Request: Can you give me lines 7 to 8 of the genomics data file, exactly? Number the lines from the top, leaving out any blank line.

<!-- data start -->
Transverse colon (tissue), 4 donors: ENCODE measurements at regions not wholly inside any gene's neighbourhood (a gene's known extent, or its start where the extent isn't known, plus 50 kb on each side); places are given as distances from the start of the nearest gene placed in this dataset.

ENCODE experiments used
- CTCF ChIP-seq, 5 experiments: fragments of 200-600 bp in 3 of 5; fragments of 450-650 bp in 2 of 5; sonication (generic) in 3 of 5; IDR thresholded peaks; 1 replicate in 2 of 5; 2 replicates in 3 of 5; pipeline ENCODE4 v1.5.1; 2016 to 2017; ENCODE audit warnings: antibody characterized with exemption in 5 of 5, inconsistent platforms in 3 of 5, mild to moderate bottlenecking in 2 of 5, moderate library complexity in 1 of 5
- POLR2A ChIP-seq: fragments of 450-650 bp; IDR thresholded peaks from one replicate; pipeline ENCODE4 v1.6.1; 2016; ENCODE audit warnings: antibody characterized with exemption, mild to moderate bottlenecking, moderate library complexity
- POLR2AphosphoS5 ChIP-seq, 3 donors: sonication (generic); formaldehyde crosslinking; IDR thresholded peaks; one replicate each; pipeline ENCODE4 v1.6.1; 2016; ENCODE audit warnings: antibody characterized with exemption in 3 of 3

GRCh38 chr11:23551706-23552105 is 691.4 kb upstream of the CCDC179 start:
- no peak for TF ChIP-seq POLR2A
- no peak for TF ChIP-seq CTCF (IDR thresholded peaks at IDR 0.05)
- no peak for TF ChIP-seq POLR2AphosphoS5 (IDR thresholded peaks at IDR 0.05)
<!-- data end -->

- no peak for TF ChIP-seq POLR2A
- no peak for TF ChIP-seq CTCF (IDR thresholded peaks at IDR 0.05)